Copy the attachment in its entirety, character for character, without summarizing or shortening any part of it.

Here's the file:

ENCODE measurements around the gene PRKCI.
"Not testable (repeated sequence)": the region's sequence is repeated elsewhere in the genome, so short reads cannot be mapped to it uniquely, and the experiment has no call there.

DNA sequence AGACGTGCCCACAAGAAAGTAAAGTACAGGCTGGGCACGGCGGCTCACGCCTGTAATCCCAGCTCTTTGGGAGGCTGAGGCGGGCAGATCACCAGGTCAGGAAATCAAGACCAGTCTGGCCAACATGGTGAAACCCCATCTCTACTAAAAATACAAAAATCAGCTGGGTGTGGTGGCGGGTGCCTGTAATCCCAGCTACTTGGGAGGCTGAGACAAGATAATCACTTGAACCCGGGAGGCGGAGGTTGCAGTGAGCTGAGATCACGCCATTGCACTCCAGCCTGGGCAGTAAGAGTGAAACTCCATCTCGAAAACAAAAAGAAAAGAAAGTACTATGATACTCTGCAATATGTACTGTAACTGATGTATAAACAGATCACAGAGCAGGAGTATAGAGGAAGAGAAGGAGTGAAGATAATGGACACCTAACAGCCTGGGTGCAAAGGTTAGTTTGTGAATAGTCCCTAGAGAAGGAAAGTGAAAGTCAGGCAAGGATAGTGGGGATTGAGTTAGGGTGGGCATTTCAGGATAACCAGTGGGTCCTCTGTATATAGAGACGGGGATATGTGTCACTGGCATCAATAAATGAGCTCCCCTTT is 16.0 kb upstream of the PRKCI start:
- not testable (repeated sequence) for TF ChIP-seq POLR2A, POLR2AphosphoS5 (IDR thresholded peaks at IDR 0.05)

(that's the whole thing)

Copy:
ENCODE measurements around the gene PRKCI.
"Not testable (repeated sequence)": the region's sequence is repeated elsewhere in the genome, so short reads cannot be mapped to it uniquely, and the experiment has no call there.

DNA sequence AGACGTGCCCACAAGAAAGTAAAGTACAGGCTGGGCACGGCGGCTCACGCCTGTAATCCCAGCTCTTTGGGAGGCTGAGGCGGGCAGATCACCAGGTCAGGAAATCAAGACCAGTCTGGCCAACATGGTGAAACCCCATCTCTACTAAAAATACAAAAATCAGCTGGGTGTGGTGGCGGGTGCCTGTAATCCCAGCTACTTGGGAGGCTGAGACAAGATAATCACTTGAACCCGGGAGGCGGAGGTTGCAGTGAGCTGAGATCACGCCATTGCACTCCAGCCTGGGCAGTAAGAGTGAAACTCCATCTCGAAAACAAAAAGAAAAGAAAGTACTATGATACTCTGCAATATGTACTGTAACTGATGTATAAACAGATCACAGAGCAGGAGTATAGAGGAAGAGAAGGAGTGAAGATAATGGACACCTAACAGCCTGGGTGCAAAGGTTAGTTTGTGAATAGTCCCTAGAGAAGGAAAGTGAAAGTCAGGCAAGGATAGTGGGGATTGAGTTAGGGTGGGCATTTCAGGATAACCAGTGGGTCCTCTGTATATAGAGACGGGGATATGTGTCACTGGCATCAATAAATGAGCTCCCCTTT is 16.0 kb upstream of the PRKCI start:
- not testable (repeated sequence) for TF ChIP-seq POLR2A, POLR2AphosphoS5 (IDR thresholded peaks at IDR 0.05)